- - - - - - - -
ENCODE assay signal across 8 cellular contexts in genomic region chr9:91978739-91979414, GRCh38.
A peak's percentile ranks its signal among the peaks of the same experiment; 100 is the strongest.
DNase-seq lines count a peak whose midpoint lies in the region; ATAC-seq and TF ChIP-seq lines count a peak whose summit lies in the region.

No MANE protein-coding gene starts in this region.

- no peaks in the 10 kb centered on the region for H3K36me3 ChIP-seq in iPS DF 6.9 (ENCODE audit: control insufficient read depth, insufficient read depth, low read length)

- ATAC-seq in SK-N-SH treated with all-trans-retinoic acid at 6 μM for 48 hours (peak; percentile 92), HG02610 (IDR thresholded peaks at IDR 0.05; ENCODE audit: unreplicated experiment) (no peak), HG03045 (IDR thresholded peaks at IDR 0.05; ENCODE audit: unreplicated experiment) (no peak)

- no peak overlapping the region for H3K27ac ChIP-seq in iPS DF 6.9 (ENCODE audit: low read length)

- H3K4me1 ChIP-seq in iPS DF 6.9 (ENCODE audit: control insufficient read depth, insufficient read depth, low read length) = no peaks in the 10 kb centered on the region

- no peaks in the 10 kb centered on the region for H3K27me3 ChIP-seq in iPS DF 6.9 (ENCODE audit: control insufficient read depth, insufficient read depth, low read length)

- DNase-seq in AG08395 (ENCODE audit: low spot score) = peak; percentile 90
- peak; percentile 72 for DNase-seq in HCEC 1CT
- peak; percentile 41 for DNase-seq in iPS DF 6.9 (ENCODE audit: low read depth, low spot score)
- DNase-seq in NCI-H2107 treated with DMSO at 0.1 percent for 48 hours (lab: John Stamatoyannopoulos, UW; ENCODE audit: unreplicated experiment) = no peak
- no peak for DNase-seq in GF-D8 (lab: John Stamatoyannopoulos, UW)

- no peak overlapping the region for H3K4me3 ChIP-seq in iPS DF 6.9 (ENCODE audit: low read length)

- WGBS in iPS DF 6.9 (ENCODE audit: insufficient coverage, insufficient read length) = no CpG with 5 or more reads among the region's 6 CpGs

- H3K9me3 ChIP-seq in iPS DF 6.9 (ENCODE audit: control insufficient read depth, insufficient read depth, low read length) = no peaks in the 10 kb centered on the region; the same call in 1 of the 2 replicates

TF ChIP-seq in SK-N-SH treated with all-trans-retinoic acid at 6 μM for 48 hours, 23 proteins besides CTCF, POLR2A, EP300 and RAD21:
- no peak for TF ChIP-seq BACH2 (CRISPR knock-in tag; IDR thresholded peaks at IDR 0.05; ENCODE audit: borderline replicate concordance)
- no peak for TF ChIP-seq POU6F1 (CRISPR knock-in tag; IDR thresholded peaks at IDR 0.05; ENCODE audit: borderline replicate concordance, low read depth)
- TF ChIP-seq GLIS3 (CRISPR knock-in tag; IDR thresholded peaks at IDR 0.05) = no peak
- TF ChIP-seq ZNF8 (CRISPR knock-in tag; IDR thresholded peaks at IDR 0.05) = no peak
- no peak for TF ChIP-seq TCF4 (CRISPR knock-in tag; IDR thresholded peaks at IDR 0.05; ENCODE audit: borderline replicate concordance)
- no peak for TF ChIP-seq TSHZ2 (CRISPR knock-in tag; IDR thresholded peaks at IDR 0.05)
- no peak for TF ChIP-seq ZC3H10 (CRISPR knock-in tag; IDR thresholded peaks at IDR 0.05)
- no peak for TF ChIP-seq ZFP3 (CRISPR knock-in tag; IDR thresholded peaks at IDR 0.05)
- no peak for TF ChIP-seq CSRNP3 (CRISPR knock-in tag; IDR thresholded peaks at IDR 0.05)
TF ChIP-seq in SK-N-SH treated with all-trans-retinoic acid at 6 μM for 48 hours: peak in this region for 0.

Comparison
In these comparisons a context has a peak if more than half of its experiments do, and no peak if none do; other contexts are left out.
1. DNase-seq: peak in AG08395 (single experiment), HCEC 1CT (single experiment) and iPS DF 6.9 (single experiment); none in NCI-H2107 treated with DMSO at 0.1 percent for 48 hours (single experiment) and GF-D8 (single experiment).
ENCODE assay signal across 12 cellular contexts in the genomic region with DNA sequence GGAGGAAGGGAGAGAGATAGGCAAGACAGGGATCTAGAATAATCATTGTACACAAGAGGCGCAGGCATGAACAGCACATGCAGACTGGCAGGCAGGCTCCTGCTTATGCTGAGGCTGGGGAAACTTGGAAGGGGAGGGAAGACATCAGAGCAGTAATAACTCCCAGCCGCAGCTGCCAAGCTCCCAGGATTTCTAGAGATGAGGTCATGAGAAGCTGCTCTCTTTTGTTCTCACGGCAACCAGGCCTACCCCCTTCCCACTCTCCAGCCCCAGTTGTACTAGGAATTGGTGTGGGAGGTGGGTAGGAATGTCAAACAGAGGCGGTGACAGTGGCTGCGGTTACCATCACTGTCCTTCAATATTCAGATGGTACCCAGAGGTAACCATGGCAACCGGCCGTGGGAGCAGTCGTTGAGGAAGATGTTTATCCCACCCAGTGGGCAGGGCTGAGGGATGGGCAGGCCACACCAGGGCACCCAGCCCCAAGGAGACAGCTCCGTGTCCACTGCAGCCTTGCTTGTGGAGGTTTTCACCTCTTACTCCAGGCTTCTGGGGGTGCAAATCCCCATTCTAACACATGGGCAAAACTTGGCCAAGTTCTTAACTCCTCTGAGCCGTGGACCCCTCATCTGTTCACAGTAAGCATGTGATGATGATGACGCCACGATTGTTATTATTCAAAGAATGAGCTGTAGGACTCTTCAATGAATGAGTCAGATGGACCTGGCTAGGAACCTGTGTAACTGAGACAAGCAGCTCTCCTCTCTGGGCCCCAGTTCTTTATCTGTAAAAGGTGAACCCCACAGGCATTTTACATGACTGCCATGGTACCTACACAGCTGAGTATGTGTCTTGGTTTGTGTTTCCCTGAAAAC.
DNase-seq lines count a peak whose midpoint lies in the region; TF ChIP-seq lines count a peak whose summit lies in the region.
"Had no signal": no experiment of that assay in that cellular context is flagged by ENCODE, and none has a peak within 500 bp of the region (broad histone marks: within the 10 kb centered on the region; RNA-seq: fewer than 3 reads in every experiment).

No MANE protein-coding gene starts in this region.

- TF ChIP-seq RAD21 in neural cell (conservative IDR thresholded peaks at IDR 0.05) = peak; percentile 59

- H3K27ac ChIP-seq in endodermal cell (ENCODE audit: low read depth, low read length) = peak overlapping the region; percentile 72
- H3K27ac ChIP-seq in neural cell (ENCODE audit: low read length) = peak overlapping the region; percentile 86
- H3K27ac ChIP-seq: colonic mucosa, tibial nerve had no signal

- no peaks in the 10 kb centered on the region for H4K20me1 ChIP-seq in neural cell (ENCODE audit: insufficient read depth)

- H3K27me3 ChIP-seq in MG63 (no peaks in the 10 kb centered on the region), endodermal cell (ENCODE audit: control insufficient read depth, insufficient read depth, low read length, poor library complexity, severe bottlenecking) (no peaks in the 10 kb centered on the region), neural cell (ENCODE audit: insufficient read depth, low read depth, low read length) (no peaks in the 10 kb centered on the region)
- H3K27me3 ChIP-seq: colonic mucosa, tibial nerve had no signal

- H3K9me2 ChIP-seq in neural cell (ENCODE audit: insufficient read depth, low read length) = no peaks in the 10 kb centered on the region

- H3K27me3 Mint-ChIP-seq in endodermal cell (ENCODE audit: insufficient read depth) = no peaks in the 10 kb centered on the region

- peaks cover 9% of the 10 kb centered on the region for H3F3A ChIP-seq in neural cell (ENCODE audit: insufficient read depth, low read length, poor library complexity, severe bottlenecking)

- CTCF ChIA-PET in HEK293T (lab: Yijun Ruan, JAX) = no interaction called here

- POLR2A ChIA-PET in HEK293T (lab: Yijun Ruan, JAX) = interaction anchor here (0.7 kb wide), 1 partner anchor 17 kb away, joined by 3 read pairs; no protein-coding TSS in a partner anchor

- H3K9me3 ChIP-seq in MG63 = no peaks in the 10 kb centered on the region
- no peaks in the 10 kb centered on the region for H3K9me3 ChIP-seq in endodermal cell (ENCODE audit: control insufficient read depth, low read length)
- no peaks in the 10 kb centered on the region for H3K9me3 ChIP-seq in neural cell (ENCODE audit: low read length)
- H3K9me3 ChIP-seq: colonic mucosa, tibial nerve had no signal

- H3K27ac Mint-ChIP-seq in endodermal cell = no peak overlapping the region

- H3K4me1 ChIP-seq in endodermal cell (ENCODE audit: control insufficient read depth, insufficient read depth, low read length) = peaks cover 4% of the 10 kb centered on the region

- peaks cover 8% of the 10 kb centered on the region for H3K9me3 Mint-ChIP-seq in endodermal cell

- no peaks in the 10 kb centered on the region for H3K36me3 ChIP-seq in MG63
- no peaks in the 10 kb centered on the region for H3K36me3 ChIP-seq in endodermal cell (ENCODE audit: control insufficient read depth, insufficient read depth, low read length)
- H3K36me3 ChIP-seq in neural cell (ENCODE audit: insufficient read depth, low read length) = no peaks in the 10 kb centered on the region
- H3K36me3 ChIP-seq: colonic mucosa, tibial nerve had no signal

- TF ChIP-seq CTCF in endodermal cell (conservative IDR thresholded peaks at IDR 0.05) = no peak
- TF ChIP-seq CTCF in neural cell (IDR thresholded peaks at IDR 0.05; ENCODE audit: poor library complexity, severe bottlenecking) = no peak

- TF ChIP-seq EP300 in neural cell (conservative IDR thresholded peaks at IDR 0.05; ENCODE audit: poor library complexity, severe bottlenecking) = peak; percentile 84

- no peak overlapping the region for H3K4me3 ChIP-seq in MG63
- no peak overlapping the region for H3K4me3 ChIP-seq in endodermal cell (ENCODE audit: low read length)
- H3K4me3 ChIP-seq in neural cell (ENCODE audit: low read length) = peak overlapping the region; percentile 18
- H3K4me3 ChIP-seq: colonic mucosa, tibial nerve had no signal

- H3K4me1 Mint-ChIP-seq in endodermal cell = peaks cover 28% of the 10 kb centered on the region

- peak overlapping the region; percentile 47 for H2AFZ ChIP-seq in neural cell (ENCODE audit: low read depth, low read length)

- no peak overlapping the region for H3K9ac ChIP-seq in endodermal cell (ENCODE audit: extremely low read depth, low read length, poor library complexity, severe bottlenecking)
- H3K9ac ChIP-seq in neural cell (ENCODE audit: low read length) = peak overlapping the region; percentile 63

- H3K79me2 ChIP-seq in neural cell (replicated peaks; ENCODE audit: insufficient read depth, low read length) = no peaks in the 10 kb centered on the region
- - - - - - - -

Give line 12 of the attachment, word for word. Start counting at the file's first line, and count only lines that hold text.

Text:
- peak; percentile 41 for DNase-seq in iPS DF 6.9 (ENCODE audit: low read depth, low spot score)